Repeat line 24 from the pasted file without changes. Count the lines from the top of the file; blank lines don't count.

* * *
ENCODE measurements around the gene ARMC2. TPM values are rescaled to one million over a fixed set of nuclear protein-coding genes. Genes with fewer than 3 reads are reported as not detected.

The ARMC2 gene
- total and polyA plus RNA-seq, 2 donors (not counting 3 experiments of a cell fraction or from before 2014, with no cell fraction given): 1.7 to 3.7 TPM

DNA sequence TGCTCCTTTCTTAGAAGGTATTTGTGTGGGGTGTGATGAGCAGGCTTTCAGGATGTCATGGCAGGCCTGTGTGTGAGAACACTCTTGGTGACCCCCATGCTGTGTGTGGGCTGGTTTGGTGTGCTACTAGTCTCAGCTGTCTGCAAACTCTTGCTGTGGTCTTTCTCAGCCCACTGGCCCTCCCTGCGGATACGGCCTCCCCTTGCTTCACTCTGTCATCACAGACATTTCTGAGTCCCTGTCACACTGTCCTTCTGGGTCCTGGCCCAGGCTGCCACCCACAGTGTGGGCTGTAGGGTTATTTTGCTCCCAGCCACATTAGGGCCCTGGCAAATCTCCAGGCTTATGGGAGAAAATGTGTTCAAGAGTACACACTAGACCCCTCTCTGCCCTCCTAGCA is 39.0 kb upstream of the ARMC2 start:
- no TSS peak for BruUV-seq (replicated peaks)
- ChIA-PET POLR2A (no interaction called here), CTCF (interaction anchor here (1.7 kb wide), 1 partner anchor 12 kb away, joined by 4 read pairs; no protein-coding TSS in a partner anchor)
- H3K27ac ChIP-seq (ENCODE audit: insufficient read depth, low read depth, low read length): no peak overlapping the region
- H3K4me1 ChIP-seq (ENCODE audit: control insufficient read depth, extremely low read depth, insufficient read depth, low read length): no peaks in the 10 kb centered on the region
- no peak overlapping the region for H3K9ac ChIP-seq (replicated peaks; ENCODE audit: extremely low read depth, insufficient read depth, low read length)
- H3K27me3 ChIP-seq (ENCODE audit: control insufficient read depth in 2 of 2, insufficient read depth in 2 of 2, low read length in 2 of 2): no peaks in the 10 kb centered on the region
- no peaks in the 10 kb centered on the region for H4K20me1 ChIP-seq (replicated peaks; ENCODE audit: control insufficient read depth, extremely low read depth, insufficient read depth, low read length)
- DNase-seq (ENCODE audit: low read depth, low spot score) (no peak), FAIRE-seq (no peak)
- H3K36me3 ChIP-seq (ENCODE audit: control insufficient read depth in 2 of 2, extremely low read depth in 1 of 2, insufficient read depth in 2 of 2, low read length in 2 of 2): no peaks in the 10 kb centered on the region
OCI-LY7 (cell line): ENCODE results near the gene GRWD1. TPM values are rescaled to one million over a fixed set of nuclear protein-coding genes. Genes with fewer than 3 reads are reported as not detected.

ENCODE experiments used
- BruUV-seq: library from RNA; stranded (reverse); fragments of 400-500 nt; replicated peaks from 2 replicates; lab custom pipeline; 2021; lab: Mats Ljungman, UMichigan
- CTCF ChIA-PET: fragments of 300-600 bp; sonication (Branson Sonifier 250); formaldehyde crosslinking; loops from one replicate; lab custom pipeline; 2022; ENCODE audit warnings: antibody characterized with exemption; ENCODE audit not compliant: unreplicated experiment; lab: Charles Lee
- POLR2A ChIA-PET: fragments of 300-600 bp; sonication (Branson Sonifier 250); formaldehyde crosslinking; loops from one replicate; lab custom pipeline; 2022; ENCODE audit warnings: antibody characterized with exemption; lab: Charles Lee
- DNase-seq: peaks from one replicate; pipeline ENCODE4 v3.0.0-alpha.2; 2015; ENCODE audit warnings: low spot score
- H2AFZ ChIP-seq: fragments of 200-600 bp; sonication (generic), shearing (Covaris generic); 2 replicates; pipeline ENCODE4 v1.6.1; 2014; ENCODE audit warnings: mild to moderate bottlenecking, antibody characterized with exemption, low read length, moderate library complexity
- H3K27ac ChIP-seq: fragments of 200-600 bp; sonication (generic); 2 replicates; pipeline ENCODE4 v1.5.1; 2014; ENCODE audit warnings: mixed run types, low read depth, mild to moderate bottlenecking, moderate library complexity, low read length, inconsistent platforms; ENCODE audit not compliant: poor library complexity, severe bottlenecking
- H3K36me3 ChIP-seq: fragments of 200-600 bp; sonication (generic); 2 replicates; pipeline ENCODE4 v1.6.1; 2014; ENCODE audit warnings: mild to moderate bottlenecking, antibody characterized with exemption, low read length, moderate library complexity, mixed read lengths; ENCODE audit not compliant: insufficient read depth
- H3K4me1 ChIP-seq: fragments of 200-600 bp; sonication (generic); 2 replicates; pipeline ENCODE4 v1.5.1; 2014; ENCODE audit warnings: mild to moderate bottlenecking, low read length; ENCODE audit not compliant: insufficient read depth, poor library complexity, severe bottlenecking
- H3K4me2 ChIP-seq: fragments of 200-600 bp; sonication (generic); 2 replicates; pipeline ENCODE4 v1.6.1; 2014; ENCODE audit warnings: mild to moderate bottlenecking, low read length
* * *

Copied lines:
- H3K4me2 ChIP-seq: fragments of 200-600 bp; sonication (generic); 2 replicates; pipeline ENCODE4 v1.6.1; 2014; ENCODE audit warnings: mild to moderate bottlenecking, low read length